Given the real problems, arguments, and re-formulations of the theory of evolution over the last 150 years that have either prevented the attainment of certitude by syllogistic reasoning, or diminished the public confidence that certitude can actually be obtained, it is no wonder that the public has turned to opinion, belief, ideology and even skepticism. A recent Harris Poll in the United States in June 2005 found that 55% of the 1,000 adults surveyed said children should be taught Creationism and Intelligent Design along with Evolutionism in the public schools.6 The same poll found that 54% did not believe humans had developed from an earlier species, and this number is up from 45% with that view in 1994. Jon Miller of Michigan State University conducted a recent poll showing that in the last 20 years, American adults favoring evolution has decreased five points from 45% to 40% and those undecided have risen from 7% to 21%.7 This may involve some skepticism, which is a lack of faith in reason’s proper capacity to know the truth. Skepticism in modern culture first struck philosophy, and more recently science.8 Scientific dogmatism with its ideologies, utopias and all inclusive systems fell into crisis. No one today believes in the infallibility of science.

What are ideology, belief and opinion? Maritain defines ideology as "a collective attitude or spirit engendered hic et nunc in the mind of men."9 Maher defines belief as that which has as its object the inevident, or what is only extrinsically evident, like authority or testimony; while the full assent of cognition arises from what is mediately or immediately intrinsically evident.10 Salcedo defines opinion as the assent or dissent offered to one part of a contradiction with fear of the opposite.11

Since practically all the Neo-Scholastics are Catholic, is the Catholic Church open to evolution? The doctrine of evolution has never been condemned.12 Pope John Paul II affirmed evolution within limits, noting that if a scientist has Materialistic pre-conceptions, his conclusions should not be presented as scientific.13 The pope promotes dialogue. In fact, in the mid-twentieth century, there was encouraging discussion between unbiased scientists and open-minded theologians, so that there was a "steady growth of theological opinion which fully recognizes the serious value of the majority scientific opinion in the question of origins."14

Can science contradict religious faith? The market seems flooded with books describing a death match between science and faith. In fact, much of this publicity pictures science winning, or at least chipping away at the underlying truths of faith.15 It had been often thought "that an intelligent person cannot be a Christian and an evolutionist" and the reason for this is that "much of Christian philosophy appears to stress the fixity of things, whereas evolutionary thought stresses the flux of things."16 However, a master principle of the thought of Aquinas is that the truth of science cannot contradict the truth of faith.17 This principle has been true since the beginning of the existence of the Catholic Church up to the present.18 Cardinal Schnborn recently noted that "when science adheres to its own method, it cannot come into conflict with faith."19 Nevertheless, science and faith must follow their respective methods. Further, there can be no system of two truths.20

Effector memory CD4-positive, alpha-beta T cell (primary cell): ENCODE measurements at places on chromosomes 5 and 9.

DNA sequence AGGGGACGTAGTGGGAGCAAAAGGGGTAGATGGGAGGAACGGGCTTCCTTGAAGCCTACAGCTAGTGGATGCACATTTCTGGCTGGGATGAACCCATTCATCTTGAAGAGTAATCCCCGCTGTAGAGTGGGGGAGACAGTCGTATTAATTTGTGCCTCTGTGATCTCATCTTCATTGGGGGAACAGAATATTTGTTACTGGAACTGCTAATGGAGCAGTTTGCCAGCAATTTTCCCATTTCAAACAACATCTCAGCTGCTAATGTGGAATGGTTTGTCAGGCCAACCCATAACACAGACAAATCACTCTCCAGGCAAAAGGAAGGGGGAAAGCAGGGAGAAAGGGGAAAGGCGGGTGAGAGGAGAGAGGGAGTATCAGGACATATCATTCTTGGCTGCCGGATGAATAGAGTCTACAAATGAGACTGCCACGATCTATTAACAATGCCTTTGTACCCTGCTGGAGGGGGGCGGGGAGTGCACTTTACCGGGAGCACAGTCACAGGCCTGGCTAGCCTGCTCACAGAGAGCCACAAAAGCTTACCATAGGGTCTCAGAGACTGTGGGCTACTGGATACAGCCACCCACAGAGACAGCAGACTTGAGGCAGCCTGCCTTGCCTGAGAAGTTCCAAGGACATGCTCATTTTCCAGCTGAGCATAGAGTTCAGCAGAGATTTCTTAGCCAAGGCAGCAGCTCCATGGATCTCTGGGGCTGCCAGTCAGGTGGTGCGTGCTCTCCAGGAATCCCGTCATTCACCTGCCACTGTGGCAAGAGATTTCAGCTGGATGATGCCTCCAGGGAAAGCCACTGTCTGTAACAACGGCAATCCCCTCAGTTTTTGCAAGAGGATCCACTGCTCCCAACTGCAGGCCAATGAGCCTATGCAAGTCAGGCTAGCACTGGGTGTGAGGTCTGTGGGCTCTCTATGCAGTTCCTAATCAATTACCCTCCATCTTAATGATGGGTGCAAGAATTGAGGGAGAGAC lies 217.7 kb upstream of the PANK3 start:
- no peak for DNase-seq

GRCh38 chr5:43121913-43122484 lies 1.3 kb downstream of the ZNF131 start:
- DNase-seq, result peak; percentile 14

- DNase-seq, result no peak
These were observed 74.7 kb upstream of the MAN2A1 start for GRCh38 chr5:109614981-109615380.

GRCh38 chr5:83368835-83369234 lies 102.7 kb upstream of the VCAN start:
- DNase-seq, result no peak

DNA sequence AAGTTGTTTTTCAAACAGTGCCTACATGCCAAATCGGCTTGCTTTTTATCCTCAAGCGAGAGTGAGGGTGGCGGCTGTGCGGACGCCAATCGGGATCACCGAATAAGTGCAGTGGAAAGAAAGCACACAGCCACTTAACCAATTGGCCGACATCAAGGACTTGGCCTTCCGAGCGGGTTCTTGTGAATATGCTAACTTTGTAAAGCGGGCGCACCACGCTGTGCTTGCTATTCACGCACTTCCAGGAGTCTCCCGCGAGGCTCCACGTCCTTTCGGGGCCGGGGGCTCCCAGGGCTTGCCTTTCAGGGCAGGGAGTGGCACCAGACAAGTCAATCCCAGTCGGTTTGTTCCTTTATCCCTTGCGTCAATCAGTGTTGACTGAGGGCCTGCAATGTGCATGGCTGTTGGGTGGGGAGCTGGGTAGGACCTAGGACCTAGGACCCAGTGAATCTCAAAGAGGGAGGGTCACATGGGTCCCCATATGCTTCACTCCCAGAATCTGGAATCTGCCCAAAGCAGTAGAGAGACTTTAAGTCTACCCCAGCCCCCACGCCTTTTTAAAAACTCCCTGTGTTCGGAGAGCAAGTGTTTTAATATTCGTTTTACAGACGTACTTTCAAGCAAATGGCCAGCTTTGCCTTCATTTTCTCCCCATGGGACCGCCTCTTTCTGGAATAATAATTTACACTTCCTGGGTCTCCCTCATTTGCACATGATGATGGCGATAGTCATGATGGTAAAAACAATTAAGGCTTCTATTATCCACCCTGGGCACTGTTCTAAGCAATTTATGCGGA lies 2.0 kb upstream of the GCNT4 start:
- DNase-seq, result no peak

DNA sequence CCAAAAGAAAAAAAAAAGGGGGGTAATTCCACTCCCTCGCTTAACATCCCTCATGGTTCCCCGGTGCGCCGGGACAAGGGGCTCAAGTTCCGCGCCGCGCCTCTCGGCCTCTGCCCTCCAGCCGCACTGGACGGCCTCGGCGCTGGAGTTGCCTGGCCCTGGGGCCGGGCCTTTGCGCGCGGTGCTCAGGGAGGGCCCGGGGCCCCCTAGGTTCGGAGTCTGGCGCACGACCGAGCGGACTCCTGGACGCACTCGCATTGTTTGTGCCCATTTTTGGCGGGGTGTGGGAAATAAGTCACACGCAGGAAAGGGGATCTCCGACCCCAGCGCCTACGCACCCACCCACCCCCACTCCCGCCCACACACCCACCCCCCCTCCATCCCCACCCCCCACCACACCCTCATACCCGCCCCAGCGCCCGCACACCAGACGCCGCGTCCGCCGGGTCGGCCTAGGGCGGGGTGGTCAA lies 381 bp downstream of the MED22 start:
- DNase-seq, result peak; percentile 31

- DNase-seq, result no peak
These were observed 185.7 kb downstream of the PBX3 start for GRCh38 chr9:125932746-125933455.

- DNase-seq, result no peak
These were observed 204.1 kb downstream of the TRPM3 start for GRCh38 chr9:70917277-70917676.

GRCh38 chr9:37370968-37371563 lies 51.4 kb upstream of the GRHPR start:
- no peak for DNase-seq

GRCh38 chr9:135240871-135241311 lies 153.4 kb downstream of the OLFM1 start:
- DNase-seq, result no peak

Can Evolutionism be an ideology? Yes, it can. Even in 1914, Donat noticed that anthropological evolution was not only very common, but was just like a dogma.21 Evolution has recently been called an ideology.22 In fact, Darwinism is ranked as a sort of religion with the three great secular faiths.23 One of the problems of ideology is that it often flows from prejudice.24 Another problem is the attack on religion by otherwise reputable scientists.25

Can anti-Evolutionism also be an ideology? Yes, it can. The intelligent design movement is beginning to alter the way that most fundamentalist tenet of biology are presented in public schools in the United States. New laws that in some sense challenge the teaching of evolution are pending or being considered in twenty States.26 The headquarters for such ideology is the Center for Science and Culture at the nonpartisan but generally conservative think-tank called the Discovery Center, founded in Seattle in 1990. However, this is not generally the position of current Catholic thinkers.27

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Author: John Edward Mulvihill, S.T.D., D.Min., Ph.D.
Copyright 2009 by The Genealogist, 3236 Lincoln, Franklin Park, IL 60131 U.S.A.